Is there any way to get the Apache web server to display it's current running config, from memory, i.e. not by parsing the files in the config directories?

I've just managed to accidentally over-write the vhost config on a server (yes, I know, should have had a backup!), and while I can reconstruct it fairly easily (very new server, so simple config and hence no backup yet - that was tomorrow's task), was wondering if in general there was any way to get Apache to display its live running config, rather than just parsing the files (as httpd -S seems to do).

Have tried Googling and searching here on ServerFault, but not found anything. I can imagine this might save a few people's bacon over time. :)

1 Answer 1


This is how to recover Apache2 config from memory :

  1. grab the dump-all-memory-of-pid.sh script mentioned on this serverfault thread.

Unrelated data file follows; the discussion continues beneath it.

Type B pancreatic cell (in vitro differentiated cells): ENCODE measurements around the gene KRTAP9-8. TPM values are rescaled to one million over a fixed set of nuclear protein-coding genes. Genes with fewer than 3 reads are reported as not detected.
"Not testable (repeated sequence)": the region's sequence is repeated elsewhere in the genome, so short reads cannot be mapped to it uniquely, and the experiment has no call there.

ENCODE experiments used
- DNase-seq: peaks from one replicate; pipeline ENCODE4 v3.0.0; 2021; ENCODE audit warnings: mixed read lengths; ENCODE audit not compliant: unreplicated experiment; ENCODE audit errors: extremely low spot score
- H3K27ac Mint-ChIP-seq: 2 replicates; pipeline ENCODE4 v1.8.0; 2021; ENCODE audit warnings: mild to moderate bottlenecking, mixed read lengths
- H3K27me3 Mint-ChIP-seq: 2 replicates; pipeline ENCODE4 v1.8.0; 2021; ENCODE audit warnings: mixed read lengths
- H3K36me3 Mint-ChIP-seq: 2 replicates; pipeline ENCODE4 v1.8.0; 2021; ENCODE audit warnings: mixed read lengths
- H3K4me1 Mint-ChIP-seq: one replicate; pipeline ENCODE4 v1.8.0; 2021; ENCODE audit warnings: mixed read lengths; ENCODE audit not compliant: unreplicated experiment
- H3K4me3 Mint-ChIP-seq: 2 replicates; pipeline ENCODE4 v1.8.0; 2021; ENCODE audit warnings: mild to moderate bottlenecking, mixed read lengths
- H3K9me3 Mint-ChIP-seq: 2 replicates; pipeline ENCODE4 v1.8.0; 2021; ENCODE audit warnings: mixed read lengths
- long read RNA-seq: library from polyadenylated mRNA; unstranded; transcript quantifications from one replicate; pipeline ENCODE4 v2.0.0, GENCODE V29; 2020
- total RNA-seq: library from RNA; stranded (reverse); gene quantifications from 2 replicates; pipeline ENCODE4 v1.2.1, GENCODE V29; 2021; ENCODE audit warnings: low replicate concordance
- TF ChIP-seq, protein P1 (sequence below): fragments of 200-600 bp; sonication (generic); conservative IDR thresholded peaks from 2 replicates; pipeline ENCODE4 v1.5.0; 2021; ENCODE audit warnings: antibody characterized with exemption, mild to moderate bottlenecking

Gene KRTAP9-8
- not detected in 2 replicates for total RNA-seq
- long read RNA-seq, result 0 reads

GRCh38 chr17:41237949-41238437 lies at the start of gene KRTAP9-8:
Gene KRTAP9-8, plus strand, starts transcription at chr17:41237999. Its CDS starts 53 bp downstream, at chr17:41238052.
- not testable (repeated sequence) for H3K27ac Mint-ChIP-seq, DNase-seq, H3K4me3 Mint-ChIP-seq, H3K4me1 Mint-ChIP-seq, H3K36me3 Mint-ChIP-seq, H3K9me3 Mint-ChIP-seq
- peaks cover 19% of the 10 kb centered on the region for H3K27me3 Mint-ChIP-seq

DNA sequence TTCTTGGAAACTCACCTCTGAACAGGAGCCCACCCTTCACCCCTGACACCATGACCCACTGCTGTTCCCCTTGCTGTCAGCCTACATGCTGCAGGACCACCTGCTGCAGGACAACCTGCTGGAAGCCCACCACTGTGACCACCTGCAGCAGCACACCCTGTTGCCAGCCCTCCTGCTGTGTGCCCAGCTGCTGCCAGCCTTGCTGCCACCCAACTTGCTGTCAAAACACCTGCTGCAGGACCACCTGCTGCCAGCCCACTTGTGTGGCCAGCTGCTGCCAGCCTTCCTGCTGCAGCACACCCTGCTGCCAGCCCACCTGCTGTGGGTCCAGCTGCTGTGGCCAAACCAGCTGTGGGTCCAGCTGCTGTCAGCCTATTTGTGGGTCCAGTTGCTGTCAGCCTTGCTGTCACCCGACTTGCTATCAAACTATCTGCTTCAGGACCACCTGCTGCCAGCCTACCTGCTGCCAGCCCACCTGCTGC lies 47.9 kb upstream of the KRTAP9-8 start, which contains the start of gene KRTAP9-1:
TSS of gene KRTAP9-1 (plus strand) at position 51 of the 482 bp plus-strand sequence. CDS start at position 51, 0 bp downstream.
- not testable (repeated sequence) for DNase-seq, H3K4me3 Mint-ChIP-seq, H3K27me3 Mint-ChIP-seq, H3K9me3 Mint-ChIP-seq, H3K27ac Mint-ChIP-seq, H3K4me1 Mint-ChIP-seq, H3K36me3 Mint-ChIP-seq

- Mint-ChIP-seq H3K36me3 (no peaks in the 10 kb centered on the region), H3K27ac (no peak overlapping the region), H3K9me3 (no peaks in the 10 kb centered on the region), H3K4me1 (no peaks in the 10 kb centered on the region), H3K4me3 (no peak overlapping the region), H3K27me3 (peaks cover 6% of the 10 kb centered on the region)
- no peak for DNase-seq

the Dump a linux process's memory to file

grep rw-p /proc/$1/maps | sed -n 's/^\([0-9a-f]*\)-\([0-9a-f]*\) .*$/\1 \2/p' | while read start stop; do gdb --batch --pid $1 -ex "dump memory $1-$start-$stop.dump 0x$start 0x$stop"; done
  • put this in a file (eg. "dump-all-memory-of-pid.sh") and make it executable
  • usage: ./dump-all-memory-of-pid.sh [pid]
  • The output is printed to files with the names: pid-startaddress-stopaddress.dump
  • Dependencies: gdb

  1. get the pid of your apache process

    pgrep -uroot apache2

  1. dump the process's memory

    mkdir /tmp/apache_dump && cd /tmp/apache_dump
    sh /path/to/dump-all-memory-of-pid.sh <PID>

  1. grep all of the dump files for something that you expect to be in the apache config file.

    grep DocumentRoot *

  1. open the matched dump file(s) in vim and search for the string.

    vim 24374-7f159d56c000-7f159d72c000.dump

Search by typing "/", eg "/DocumentRoot", then simply copy out the text that you want.

source : http://forums.whirlpool.net.au/archive/2189742

  • Works great, thanks!... on CentOS I used pgrep -uroot apache2 Jun 28, 2017 at 1:22
  • I'm not sure what I was thinking in Jun 2017, but I just used pgrep -uroot httpd on CentOS... ignore previous me. Feb 23, 2018 at 4:23

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